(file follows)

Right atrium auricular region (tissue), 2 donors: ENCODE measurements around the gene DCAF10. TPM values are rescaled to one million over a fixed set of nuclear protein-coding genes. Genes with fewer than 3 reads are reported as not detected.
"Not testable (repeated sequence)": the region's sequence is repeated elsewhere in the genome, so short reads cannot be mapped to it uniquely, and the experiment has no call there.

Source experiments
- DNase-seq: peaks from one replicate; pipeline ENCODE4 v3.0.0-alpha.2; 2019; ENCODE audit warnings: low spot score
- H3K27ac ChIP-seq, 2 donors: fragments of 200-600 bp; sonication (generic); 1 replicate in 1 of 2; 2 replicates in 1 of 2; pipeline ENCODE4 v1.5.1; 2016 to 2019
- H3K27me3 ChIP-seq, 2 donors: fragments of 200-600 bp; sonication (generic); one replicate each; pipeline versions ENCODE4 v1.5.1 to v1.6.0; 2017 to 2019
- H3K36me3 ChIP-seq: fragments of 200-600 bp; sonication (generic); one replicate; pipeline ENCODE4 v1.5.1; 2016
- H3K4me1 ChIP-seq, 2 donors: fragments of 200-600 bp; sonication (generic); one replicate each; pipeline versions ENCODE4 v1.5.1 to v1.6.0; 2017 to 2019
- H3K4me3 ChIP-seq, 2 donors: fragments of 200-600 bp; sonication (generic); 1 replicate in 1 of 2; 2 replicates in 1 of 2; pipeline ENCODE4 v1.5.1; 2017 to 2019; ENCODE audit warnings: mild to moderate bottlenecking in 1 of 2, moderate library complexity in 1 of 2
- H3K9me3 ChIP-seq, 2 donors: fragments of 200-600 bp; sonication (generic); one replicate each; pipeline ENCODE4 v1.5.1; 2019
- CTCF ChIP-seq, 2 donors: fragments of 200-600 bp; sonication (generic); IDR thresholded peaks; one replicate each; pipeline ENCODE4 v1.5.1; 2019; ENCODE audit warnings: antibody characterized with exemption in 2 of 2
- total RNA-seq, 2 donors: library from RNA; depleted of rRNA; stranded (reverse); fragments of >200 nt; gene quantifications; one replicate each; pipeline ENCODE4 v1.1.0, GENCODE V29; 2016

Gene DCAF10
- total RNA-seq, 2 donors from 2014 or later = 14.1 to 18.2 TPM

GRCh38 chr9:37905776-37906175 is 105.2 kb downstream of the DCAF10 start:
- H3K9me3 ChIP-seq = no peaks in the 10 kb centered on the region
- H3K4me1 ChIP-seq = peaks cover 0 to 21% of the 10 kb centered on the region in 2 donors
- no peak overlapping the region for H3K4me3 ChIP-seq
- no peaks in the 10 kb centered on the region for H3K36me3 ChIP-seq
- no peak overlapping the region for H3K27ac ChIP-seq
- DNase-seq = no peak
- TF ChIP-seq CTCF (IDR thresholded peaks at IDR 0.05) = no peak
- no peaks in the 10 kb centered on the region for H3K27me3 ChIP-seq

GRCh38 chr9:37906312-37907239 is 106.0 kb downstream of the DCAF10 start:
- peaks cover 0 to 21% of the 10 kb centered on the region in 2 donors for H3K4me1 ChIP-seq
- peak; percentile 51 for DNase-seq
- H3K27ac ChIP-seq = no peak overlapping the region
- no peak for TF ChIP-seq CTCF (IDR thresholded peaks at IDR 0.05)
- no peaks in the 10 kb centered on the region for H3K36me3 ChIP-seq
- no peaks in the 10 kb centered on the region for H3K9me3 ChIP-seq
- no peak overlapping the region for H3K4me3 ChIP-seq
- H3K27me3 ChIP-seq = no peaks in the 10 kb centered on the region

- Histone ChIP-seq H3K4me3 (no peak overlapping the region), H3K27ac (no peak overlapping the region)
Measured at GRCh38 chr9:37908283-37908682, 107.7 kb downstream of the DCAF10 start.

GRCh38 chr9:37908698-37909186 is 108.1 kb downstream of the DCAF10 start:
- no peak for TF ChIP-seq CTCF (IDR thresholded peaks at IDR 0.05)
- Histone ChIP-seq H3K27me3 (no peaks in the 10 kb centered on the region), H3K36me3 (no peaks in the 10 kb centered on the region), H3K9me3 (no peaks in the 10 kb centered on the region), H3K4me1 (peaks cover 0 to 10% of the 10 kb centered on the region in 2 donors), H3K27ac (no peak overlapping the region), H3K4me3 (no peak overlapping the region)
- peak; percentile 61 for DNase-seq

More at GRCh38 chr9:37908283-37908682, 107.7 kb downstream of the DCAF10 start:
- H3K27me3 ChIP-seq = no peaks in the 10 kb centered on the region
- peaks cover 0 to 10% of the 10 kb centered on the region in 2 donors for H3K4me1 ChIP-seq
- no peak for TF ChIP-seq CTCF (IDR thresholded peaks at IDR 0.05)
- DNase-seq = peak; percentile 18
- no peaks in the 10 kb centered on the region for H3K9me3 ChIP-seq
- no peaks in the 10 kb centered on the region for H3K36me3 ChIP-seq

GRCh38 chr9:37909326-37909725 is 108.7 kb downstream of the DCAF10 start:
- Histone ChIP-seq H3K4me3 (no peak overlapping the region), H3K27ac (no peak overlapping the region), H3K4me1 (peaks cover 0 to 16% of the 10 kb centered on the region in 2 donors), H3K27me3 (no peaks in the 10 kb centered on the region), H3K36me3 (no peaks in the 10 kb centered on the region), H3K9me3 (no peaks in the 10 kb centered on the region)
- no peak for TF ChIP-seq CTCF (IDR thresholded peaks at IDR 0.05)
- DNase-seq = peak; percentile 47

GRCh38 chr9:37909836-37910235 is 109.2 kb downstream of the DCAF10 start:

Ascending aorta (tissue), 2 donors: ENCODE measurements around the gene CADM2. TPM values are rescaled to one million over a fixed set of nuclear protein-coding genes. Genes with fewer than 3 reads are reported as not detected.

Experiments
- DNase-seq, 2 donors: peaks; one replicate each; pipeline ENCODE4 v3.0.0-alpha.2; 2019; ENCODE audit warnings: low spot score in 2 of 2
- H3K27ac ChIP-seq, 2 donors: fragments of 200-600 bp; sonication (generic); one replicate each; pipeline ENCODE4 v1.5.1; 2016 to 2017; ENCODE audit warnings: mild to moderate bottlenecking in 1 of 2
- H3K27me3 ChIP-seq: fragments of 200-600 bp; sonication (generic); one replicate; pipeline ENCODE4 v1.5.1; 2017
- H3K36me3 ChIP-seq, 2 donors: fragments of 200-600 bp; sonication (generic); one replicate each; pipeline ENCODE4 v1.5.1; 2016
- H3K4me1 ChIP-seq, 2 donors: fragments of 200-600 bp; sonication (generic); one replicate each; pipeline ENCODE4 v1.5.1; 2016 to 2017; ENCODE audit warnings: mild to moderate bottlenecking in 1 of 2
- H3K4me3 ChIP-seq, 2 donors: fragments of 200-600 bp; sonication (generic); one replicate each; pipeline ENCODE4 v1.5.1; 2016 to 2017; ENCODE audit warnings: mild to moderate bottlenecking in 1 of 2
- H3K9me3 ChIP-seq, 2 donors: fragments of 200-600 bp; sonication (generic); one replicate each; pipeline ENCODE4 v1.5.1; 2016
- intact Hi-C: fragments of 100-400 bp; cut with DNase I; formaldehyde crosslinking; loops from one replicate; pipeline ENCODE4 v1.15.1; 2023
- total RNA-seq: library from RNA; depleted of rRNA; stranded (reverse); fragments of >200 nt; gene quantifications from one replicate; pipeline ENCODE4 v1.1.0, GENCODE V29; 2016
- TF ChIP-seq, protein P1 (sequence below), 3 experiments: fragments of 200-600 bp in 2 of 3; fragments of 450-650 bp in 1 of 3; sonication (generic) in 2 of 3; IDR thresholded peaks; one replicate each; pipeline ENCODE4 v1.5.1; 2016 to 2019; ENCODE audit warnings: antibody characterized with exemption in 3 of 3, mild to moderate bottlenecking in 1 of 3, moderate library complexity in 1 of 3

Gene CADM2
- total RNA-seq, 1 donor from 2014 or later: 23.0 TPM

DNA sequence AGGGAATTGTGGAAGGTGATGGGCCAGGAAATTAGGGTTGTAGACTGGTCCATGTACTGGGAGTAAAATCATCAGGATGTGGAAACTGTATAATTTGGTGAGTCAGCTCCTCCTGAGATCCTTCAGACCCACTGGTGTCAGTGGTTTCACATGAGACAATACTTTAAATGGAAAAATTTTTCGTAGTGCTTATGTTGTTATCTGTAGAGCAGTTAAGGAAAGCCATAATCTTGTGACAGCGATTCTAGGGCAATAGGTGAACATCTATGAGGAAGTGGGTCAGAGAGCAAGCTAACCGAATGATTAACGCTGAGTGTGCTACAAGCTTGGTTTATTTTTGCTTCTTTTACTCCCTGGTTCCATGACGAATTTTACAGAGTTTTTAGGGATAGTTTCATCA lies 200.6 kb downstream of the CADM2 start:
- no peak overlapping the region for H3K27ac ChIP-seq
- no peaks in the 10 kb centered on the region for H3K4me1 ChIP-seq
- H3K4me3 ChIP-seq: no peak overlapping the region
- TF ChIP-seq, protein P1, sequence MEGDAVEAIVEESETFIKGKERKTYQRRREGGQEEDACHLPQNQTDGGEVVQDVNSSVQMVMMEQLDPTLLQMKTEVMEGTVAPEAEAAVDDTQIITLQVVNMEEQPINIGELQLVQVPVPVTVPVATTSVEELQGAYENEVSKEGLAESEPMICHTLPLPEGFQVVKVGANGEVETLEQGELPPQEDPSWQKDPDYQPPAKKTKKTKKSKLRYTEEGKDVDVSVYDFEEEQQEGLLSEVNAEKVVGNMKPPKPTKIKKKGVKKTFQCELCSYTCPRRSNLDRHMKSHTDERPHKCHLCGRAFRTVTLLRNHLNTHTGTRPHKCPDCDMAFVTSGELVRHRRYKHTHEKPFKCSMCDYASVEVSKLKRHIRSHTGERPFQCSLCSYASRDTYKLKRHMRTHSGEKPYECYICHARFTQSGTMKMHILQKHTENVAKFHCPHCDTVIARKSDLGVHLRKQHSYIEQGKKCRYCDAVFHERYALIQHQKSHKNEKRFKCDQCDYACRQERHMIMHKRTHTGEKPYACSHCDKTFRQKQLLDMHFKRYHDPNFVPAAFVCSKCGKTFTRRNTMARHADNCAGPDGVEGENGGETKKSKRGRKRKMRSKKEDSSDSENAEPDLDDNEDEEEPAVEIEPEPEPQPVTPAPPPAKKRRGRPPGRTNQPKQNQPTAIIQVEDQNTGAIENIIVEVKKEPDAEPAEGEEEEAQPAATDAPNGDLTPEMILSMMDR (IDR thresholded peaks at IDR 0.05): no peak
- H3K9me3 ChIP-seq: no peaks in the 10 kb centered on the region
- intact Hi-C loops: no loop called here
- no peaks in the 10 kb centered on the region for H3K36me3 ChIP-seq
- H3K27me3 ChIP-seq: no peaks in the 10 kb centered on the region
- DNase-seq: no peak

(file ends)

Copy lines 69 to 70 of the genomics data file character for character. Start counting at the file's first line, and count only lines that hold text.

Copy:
- TF ChIP-seq, protein P1, sequence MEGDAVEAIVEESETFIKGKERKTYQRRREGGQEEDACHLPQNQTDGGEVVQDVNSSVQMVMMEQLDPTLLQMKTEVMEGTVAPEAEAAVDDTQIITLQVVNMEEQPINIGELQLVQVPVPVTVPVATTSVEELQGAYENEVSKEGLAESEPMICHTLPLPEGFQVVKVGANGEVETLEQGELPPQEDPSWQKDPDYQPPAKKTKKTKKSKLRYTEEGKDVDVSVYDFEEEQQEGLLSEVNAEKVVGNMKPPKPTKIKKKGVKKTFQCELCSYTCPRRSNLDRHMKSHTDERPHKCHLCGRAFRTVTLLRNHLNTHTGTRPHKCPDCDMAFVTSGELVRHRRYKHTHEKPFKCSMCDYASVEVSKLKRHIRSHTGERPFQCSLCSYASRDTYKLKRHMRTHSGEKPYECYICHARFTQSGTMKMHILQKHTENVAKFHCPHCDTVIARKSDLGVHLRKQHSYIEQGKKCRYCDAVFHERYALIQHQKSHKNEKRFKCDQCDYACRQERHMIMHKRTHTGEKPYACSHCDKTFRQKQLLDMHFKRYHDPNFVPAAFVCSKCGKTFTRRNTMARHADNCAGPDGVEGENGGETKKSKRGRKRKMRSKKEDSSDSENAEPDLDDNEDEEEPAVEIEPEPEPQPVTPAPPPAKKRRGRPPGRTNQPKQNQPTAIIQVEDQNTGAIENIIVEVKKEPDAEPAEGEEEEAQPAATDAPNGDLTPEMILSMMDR (IDR thresholded peaks at IDR 0.05): no peak
- H3K9me3 ChIP-seq: no peaks in the 10 kb centered on the region